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  • irishtimes.com - Posted: April 25, 2011 @ 11:14 am

    Facebook ‘Like’ button is a year old. (Like)

    Ciara O'Brien

    Hasn’t time flown? A year ago, Facebook introduced the web ‘Like’ button, and added a new element to social networking: collective back-patting. Web-wide.

    But now, is it it time that they took it one step further, and added a ‘Dislike’ button?

    You could argue that it’s only fair after all, plus it would solve all those awkward status updates where you don’t really like it but you don’t have the time or the inclination to take the time to comment to agree or disagree.

    You know the ones. “XXXXX has to work today. On a bank holiday. Alone.”

    Only the cruel would “like” that status and actually mean they’re happy the person involved is actually working on a day when most of us are still lounging bed and laughing at the alarm clock.

    And that’s a run of the mill example. Failbook and Lamebook are full of examples of statuses that are inexplicably “liked”. The ones where they’re complaining of parents walking in on them at an awkward moment. Or perhaps when you’re informing your friends list of how you wrote off your car in a freak accident involving a badger, a crisp packet and a paperclip at 5km an hour.

    Either way, the “like” button just doesn’t cut it.

    But imagine Facebook with a “dislike” button. All those status updates that say only 7 per cent of people will repost a supportive message, or informing you that this week is the for mothers/fathers/grandparents/strangers in the street? Dislike.

    Persistant vaguebooking offenders? Dislike.

    The warnings about events that are either rumours that got way out of control, or things that happened 10 months ago? Dislike.

    Constant self-promotion appearing in your newsfeed? Dislike.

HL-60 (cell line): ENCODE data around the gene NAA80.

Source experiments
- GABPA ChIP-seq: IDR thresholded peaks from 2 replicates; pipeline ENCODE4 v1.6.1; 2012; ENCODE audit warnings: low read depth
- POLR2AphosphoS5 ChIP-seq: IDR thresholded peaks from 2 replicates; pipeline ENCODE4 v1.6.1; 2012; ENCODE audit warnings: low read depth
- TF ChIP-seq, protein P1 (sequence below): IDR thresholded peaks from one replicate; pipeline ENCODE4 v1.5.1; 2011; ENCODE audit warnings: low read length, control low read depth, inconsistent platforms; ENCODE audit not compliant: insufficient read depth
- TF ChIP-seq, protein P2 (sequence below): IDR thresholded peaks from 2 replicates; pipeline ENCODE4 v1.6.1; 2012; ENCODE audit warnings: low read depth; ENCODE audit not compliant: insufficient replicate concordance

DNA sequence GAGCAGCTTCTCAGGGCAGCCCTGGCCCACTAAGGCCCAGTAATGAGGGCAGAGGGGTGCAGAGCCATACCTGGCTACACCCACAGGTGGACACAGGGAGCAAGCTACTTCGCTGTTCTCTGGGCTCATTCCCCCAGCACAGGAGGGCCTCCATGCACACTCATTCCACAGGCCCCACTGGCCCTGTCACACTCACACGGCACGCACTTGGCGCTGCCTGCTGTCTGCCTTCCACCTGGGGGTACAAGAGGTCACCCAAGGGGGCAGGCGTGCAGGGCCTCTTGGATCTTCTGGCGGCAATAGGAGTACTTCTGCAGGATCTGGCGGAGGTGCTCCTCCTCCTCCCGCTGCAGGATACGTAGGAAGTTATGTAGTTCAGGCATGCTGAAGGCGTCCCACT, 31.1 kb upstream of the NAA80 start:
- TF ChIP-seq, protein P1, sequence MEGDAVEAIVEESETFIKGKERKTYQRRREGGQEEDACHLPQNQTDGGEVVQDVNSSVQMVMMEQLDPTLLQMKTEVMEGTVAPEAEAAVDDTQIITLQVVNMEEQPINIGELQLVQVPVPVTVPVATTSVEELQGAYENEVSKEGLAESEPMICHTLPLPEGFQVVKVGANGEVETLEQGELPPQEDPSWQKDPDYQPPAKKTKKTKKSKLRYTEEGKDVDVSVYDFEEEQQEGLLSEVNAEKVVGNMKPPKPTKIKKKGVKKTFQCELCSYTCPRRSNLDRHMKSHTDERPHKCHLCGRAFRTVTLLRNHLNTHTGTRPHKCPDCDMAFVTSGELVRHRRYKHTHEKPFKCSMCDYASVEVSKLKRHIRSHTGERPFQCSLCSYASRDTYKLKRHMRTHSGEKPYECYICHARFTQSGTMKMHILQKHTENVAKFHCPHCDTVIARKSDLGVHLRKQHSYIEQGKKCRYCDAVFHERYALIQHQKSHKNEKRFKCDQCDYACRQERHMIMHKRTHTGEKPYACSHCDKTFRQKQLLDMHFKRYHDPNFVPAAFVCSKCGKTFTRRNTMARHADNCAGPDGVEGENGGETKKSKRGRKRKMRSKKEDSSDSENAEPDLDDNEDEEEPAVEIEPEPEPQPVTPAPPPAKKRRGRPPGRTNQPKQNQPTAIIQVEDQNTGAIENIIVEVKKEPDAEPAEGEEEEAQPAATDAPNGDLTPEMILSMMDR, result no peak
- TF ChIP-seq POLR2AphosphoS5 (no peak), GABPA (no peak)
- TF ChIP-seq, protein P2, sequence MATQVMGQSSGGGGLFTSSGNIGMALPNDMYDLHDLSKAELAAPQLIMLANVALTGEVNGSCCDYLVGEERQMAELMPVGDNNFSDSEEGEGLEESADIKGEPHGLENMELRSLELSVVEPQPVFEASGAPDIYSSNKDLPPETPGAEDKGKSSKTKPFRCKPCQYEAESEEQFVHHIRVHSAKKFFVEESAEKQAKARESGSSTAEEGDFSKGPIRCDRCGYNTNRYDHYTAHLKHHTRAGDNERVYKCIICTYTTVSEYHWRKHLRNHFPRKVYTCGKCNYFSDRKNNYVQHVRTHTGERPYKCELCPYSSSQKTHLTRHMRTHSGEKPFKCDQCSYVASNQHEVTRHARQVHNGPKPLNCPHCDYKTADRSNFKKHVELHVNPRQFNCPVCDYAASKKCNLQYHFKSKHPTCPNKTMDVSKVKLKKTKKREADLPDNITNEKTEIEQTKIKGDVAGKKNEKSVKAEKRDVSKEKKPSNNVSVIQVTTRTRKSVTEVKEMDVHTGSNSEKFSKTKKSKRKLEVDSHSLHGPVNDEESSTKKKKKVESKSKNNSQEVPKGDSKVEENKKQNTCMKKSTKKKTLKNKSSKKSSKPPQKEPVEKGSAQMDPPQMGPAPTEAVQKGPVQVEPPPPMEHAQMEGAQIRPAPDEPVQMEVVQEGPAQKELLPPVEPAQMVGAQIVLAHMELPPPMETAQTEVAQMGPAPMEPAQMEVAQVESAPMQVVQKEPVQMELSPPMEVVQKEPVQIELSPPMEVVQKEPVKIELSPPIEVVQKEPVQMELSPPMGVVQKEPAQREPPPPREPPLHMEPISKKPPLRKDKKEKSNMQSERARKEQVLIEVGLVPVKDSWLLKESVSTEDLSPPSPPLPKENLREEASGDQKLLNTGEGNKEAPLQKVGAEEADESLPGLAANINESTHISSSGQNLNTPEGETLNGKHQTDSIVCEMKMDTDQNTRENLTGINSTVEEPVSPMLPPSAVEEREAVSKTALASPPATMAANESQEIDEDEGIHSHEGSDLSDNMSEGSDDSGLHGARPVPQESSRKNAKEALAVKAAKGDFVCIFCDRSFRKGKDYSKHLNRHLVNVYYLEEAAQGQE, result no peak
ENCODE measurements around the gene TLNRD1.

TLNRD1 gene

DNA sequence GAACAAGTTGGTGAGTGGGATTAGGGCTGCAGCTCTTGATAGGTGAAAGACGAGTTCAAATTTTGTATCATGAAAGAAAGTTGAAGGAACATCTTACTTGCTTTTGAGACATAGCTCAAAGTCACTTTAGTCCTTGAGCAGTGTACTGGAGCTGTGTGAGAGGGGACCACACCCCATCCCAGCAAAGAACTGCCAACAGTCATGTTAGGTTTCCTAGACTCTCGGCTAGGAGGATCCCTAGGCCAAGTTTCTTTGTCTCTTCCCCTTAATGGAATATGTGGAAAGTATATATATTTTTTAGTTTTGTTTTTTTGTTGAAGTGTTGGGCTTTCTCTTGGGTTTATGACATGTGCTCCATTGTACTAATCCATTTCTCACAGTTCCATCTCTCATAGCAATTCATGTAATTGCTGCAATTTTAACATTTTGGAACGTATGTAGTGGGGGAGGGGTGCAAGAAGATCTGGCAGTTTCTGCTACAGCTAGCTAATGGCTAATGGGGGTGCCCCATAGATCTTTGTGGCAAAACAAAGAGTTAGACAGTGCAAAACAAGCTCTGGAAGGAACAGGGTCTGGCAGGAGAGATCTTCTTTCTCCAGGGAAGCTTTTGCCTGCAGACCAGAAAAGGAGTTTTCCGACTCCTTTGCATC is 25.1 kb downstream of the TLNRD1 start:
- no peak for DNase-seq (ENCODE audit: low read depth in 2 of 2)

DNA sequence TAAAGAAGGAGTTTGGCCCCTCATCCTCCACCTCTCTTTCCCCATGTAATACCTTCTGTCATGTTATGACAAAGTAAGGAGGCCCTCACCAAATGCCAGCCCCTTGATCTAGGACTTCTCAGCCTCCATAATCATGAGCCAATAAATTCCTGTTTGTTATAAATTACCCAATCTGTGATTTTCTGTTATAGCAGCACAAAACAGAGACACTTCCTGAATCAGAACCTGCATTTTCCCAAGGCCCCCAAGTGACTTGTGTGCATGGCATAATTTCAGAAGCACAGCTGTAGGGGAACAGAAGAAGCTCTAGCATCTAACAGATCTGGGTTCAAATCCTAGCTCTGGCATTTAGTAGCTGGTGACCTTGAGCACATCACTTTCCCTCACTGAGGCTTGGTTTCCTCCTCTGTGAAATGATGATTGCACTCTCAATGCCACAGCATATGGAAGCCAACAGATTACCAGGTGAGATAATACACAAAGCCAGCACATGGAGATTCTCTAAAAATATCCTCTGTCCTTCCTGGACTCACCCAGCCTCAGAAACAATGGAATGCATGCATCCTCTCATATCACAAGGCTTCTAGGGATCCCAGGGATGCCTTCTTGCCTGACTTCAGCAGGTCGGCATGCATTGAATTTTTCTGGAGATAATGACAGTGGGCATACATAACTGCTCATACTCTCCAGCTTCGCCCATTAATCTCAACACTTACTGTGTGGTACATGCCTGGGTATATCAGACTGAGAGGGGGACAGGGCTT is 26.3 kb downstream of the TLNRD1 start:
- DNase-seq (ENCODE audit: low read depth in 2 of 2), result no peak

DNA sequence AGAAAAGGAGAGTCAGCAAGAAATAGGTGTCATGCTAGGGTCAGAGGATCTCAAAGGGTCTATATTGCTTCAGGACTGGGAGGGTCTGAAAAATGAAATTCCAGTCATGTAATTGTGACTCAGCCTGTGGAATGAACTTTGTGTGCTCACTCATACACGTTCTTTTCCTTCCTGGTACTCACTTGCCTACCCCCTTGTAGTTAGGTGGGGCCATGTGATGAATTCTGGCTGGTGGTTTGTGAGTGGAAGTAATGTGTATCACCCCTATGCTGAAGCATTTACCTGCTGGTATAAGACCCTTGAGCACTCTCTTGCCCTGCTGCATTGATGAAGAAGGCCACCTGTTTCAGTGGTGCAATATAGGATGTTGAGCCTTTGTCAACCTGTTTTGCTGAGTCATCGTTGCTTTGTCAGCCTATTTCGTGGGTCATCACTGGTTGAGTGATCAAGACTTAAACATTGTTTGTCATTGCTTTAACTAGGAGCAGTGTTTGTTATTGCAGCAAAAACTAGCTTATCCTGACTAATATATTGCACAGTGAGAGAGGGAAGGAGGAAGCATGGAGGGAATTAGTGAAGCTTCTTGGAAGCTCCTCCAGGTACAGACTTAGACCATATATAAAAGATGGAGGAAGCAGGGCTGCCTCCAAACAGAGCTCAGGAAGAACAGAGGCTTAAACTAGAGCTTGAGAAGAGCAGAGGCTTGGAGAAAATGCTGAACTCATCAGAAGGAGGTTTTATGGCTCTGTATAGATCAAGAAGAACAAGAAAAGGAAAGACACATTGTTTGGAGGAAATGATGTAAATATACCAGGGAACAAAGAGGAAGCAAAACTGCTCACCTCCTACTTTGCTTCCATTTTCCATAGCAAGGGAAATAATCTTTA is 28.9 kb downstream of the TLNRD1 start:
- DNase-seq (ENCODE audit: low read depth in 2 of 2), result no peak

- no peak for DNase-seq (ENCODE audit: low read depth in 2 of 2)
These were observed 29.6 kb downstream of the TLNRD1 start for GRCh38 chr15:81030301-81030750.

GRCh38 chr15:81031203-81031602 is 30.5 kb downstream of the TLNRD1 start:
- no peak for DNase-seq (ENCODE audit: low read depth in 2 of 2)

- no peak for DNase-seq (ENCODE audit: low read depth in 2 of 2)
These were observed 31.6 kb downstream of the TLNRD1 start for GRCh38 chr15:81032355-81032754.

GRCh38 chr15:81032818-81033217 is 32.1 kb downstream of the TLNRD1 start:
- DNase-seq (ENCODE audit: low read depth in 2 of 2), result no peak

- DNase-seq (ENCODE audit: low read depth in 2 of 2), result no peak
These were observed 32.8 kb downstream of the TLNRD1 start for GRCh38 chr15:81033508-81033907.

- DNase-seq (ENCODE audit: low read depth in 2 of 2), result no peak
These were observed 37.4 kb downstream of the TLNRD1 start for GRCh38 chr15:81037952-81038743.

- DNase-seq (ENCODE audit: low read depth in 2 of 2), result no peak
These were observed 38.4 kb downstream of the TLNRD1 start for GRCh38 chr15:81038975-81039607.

The possibilities are endless. And that’s probably why we won’t see it happen. Any “dislike” button could, like any other feature, be abused.

    Recent research already linked Facebook with depression. Could you imagine the rejection 10 “dislikes” on a status update would inspire? And with Facebook and other social networking sites already the focus of anti-bullying campaigns already, it’s inevitable that any sort of negative feedback option for statuses and posts would simply intensify this.

    So for now, we’ll have to content ourselves with the “hide posts from this user” option for the worst offenders. And avoid “liking” those awkward status updates.

    UPDATED: to clarify – the web ‘Like’ button is a year old.

    • Kate says:

      Isn’t the Like button at least two years old? I remember someone telling me when the new Twitter-like news feed was introduced in early 2009 that he believed the Like button would be used more often.

    • The like button was introduced in 2010, replacing the “become a fan” function.

    • Fintan says:

      No Ciara, Kate is right. The ‘Like’ button, for status updates, wall posts etc. i.e the collective back-slapping your article refers to, is more than a year old. It predates the change of ‘become a fan of’ to ‘Like’.

    • Updated to clarify web “like” button. Because I’m an idiot.

    • mister potato says:

      On Facebook you can ‘like’ something and then decide that you no longer ‘like’ it and then choose to ‘unlike’ it.

      In English, at least when I was growing up, ‘unlike’ meant that something is not the same as something else, or as Sesame Street had it “one of these things is not like the other, one of these things is not quite the same…”

      But Facebook has taken a perfectly good word and given it a completely different meaning.
      Now instead of meaning ‘dissimilar’ unlike means “I used to like this, but now I don’t like it anymore”.
      Maybe they could coin a new word – how about ‘delike’?